Fandor’s resident film noir expert Anne Hockens previews one of San Francisco’s most beloved – and endlessly surprising – cinema experiences.
NOIR CITY 12 is going where no other NOIR CITY festival has gone before—all over the world.
This year’s flagship NOIR CITY festival at San Francisco’s historic Castro Theatre (January 24-February 2) comprises 27 films from the post-World War II era. The films hail from France, Mexico, Japan, Argentina, Germany, Spain, Norway, and Britain, as well as Hollywood. Collectively, they challenge the idea that film noir is a strictly American art form. Joe Talbot’s astounding trailer for NOIR CITY 12 perfectly illustrates this point.
The festival’s international thrust will bring both a new perspective and previously unseen films to regular attendees and the international programming will hopefully attract some new festival patrons into the world of noir. Two films that have never even screened in the U.S. will be presented. The stunning 1952 Argentine anthology film Never Open That Door (No abras nunca esa puerta) was adapted from short stories by American pulp noir master Cornell Woolrich. The Black Vampire (El vampiro negro) made in Buenos Aires in 1953, is a remake of Fritz Lang’s intense classic M, and its star, Olga Zubarry, was known as “The Argentine Marilyn Monroe.” Both films make their American cinema debut in brand new subtitled 35mm prints funded by the Film Noir Foundation (the presenters of NOIR CITY), produced under the supervision the man responsible for rediscovery of the complete Metropolis, Fernando Martin Peña.
The name Akira Kurosawa doesn’t immediately bring to mind film noir. However, although better known for his Samurai film, Kurosawa often vividly chronicled contemporary urban life in his films. His two forays into noir will play on a double bill during NOIR CITY. In his 1948 film Drunken Angel (Yoidore tenshi), an alcoholic doctor saves a tubercular gangster after he’s shot. The two forge a cautious friendship, but dissension then tragedy come when the young mobster’s boss is released from prison. In 1949’s Stray Dog (Nora inu), a veteran cop guides a young policeman through the underbelly of post-war Tokyo in search of the younger man’s stolen gun. Toshiro Mifune and Takashi Shimura, two of Kurosawa’s favorite actors, co-star in both films.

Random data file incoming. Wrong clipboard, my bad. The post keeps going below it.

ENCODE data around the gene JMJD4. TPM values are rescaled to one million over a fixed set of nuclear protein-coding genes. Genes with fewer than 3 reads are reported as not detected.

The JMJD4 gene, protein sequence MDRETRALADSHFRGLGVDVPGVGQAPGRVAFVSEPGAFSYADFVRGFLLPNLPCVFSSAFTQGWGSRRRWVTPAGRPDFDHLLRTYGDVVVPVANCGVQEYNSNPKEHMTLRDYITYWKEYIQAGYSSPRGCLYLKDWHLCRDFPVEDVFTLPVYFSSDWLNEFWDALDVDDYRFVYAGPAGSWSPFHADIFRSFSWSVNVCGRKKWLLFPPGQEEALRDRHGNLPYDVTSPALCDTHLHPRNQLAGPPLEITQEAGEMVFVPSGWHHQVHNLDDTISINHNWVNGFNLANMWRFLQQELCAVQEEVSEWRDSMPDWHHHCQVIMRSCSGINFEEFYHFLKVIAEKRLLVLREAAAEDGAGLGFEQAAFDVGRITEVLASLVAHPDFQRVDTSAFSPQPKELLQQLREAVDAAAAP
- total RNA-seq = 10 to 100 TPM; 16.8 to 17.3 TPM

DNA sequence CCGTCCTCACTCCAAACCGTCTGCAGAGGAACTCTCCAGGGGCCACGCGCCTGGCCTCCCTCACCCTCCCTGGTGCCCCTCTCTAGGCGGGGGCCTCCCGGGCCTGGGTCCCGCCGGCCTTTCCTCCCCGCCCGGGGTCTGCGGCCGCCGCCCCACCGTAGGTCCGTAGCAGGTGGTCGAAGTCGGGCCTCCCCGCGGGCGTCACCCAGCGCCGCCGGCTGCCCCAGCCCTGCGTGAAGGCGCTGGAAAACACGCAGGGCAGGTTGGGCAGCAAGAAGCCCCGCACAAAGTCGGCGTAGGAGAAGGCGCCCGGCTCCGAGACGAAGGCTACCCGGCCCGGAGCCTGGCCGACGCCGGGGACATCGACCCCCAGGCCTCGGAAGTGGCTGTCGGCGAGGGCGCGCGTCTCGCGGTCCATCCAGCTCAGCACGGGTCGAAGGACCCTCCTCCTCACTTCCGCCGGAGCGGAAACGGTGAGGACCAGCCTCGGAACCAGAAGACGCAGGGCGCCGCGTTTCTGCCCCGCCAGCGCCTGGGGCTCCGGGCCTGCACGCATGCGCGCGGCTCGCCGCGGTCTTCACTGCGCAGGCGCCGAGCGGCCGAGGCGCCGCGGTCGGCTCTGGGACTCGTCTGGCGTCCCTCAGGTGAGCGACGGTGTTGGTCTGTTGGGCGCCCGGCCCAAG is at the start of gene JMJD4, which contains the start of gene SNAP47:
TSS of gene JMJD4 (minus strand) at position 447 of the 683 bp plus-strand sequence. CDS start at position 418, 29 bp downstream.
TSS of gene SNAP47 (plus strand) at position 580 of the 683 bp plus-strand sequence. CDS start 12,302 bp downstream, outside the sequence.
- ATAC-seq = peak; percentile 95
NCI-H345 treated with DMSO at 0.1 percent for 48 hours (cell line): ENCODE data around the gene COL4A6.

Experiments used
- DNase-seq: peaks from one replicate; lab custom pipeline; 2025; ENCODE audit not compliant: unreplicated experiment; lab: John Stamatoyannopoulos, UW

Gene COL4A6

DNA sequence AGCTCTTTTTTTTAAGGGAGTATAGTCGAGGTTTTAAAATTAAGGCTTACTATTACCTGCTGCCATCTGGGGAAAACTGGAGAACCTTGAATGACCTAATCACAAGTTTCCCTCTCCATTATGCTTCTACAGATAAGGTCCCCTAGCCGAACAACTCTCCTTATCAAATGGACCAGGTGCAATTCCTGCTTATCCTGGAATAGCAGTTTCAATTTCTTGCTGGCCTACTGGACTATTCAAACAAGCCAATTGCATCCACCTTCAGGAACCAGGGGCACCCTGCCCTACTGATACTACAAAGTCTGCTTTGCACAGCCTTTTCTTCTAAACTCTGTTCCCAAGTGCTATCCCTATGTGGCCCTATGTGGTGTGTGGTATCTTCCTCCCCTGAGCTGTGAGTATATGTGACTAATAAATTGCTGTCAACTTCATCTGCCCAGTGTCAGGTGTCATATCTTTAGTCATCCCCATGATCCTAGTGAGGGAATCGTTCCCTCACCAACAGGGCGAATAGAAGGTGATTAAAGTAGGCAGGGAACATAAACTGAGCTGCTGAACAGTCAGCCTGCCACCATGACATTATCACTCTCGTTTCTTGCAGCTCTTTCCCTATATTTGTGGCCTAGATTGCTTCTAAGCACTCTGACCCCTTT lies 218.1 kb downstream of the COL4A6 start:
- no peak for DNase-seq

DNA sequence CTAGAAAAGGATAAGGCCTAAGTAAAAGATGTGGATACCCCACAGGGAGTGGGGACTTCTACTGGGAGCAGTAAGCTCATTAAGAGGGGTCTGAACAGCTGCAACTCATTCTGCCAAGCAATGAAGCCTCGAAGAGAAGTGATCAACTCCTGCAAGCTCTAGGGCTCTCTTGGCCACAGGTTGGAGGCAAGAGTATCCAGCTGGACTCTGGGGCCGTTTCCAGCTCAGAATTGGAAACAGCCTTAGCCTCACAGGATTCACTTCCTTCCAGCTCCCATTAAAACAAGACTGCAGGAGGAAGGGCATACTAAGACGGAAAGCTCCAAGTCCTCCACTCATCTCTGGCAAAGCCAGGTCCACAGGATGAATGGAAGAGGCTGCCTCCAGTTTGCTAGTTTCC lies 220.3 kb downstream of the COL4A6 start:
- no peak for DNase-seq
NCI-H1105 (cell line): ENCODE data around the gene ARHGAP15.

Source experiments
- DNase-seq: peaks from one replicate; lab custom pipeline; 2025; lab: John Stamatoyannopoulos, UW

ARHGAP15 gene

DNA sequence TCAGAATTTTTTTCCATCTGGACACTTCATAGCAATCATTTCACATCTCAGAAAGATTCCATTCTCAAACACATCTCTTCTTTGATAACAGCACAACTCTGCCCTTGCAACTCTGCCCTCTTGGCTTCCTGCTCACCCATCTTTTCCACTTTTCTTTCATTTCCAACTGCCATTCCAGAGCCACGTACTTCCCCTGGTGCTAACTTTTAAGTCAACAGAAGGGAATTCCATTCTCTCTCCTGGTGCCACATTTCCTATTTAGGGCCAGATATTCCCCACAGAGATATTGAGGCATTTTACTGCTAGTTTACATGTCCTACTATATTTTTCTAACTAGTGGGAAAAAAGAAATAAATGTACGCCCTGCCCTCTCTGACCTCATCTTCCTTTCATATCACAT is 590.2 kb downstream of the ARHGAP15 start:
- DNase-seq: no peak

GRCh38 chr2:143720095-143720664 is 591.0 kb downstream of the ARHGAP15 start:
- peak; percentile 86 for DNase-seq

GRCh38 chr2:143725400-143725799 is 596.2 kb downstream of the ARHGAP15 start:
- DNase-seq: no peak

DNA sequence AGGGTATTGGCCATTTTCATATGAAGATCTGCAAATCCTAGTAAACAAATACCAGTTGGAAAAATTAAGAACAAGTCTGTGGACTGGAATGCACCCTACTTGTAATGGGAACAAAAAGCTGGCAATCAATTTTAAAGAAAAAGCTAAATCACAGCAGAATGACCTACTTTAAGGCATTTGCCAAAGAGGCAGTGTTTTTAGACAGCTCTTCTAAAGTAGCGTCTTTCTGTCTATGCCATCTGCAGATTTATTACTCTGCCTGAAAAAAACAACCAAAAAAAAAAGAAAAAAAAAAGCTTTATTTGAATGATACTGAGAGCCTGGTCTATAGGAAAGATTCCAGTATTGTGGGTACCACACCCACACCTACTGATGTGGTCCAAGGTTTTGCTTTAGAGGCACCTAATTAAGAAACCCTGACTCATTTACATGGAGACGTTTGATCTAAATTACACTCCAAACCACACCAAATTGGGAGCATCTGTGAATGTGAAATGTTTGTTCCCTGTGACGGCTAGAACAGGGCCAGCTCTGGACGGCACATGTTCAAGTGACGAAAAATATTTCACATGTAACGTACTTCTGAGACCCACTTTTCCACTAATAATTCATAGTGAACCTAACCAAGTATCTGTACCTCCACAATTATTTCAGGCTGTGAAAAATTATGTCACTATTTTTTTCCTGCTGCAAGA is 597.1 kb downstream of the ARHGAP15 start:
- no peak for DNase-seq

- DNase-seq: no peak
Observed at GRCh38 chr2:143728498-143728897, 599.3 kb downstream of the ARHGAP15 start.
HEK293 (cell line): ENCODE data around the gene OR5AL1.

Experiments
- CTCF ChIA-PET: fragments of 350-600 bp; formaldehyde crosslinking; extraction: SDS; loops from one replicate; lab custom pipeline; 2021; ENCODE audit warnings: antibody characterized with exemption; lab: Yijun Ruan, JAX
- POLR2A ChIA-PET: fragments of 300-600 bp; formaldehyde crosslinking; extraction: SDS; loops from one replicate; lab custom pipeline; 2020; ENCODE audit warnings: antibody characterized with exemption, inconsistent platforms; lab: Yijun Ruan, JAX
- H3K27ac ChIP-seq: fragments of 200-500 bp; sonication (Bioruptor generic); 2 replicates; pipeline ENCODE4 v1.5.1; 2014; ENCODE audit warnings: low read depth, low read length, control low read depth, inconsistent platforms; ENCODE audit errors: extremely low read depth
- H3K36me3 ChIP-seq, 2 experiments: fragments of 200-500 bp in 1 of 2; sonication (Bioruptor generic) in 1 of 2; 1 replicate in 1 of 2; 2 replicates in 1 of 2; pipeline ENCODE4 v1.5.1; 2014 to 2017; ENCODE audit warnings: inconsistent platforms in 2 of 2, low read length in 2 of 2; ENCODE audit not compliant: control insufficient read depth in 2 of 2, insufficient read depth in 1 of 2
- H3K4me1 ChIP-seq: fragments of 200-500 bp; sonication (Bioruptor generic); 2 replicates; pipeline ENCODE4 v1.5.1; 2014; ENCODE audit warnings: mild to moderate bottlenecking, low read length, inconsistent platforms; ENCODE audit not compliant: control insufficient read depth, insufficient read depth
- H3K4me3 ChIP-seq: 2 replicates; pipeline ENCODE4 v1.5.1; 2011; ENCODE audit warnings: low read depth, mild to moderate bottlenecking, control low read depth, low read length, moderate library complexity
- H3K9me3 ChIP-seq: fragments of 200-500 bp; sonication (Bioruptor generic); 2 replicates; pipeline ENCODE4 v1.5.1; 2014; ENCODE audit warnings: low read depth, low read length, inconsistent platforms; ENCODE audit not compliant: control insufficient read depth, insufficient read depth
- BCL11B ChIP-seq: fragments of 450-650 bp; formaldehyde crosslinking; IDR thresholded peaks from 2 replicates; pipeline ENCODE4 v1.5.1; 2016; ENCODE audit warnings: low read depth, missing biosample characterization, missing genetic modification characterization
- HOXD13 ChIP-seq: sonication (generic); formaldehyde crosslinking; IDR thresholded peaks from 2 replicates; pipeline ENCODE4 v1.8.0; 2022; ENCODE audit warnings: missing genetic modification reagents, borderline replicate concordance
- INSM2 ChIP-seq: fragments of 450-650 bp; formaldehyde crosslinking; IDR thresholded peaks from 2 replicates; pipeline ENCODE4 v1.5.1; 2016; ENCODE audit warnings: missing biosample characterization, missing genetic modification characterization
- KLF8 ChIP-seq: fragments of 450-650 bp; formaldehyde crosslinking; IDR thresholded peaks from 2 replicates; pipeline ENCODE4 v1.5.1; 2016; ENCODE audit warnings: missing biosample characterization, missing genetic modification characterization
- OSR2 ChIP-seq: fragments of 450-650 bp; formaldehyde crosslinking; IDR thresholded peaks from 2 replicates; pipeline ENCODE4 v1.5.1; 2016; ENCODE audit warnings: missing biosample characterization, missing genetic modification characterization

While the festival’s international programming is a radical shift, the mission of NOIR CITY remains constant, to bring restored 35mm classics back to the big screen where they belong. The raison d’être for NOIR CITY is film preservation. The proceeds from the festival fund the FNF’s year-round efforts to preserve films noir for future generations. You’ll see the results of past year’s generosity when the FNF’s latest restoration project, Too Late for Tears makes its re-premiere Saturday night, January 25. Don’t miss what FNF president Eddie Muller calls, “The best film noir you’ve never seen.” The film features two noir icons at their most ruthless, Lizabeth Scott and Dan Duryea. It will play on a double-bill with another recently restored 35mm rarity, Ida Lupino’s The Hitch-hiker, the only American film noir directed by a woman.
Visit NoirCity.com for the full line-up of films, program notes and ticketing information.